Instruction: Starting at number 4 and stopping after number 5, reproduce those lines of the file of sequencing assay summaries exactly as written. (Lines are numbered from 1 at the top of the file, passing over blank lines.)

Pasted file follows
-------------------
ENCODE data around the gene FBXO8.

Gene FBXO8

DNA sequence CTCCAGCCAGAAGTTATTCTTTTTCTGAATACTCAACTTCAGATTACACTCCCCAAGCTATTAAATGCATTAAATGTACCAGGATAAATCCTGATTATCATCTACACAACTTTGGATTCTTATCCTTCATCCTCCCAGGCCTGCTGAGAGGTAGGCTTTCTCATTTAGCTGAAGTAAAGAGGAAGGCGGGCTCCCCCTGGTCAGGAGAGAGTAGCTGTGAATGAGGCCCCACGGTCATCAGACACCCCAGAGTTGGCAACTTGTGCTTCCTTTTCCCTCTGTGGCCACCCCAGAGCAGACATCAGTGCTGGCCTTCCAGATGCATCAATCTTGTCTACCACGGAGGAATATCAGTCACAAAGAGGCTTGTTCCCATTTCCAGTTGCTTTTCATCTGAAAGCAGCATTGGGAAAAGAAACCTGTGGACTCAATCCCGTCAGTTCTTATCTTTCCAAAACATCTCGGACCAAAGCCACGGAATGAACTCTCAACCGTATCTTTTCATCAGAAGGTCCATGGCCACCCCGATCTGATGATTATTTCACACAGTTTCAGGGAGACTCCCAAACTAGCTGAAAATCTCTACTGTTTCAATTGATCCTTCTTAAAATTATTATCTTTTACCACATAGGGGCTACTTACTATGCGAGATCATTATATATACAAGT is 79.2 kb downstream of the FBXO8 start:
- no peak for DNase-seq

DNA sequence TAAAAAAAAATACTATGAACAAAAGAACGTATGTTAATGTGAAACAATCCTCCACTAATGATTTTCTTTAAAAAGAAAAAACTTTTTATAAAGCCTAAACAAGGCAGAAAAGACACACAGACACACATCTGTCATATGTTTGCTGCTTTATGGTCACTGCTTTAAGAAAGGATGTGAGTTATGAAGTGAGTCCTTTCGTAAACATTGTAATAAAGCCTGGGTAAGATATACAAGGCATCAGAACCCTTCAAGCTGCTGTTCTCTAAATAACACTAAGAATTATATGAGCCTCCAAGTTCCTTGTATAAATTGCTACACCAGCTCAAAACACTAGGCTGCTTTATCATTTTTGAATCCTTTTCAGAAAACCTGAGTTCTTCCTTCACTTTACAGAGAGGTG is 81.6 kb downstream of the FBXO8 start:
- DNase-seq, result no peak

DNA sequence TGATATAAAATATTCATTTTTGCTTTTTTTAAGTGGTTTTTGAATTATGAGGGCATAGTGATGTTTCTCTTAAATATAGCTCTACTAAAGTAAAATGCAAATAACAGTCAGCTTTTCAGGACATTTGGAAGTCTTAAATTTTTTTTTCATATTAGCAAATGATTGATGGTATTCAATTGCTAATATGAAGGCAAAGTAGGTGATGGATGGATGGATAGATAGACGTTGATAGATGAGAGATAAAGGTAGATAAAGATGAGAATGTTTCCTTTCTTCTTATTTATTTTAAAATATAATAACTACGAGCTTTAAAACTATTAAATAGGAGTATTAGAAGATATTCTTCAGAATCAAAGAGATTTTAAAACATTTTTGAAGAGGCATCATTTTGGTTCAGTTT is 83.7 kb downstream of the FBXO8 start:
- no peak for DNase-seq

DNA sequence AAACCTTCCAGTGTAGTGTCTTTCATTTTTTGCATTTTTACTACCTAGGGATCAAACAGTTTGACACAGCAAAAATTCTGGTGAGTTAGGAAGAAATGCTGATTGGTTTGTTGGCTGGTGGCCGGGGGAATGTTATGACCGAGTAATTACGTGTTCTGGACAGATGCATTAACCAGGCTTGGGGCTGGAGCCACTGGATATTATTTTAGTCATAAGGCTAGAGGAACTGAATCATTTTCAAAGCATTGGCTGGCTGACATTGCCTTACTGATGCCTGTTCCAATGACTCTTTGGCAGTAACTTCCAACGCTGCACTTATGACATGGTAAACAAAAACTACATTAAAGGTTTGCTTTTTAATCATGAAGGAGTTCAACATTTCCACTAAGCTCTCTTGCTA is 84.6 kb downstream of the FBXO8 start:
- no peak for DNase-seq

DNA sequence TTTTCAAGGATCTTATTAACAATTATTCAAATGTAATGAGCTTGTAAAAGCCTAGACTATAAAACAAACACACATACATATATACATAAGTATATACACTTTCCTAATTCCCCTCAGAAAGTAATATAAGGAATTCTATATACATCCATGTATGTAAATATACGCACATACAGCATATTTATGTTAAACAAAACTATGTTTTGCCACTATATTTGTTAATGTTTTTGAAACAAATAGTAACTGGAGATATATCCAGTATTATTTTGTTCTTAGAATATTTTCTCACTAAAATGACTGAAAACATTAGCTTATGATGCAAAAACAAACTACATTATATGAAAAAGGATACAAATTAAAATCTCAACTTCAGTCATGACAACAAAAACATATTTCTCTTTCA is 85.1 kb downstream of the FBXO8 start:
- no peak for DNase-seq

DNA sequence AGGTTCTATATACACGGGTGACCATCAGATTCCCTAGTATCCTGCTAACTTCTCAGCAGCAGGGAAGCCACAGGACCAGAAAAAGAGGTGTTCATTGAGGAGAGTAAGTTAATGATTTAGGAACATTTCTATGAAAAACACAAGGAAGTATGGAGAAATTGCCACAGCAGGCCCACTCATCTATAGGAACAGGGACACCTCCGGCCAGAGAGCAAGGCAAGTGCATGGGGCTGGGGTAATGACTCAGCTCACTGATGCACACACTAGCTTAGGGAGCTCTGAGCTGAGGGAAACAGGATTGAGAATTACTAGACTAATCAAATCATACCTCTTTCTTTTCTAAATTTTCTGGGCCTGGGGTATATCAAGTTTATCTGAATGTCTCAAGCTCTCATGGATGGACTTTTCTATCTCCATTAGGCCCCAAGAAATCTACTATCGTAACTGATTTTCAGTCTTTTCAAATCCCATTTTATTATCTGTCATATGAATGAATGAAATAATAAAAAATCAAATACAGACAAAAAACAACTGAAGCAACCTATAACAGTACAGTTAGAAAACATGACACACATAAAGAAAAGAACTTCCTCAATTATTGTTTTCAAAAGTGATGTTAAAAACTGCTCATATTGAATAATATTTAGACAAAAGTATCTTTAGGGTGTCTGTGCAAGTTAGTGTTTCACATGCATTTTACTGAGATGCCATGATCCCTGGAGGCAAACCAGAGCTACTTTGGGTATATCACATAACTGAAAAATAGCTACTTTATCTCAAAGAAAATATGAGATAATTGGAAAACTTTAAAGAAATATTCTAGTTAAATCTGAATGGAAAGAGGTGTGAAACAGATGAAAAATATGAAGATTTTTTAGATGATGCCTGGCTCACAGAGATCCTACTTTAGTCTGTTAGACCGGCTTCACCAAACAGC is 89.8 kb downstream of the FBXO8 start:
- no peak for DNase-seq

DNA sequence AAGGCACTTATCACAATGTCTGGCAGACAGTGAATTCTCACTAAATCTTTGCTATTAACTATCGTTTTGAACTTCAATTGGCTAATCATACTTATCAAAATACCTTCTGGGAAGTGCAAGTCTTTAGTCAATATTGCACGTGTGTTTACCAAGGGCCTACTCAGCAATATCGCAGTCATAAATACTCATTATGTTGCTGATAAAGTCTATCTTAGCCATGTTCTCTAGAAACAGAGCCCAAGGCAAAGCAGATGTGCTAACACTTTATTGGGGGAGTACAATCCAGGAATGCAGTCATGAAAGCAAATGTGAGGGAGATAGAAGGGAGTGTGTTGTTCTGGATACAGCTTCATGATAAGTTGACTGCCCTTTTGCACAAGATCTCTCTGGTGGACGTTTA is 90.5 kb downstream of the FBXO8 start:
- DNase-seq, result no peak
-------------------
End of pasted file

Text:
- no peak for DNase-seq

DNA sequence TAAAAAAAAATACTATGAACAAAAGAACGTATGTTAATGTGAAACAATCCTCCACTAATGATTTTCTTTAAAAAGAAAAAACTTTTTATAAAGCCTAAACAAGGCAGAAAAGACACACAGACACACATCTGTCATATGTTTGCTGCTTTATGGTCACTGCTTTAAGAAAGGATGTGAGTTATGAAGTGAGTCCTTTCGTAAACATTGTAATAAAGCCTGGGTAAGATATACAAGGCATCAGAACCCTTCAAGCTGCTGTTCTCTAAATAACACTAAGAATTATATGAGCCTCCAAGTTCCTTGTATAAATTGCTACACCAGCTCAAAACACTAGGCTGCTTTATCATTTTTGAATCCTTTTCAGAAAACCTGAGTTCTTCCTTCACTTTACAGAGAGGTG is 81.6 kb downstream of the FBXO8 start: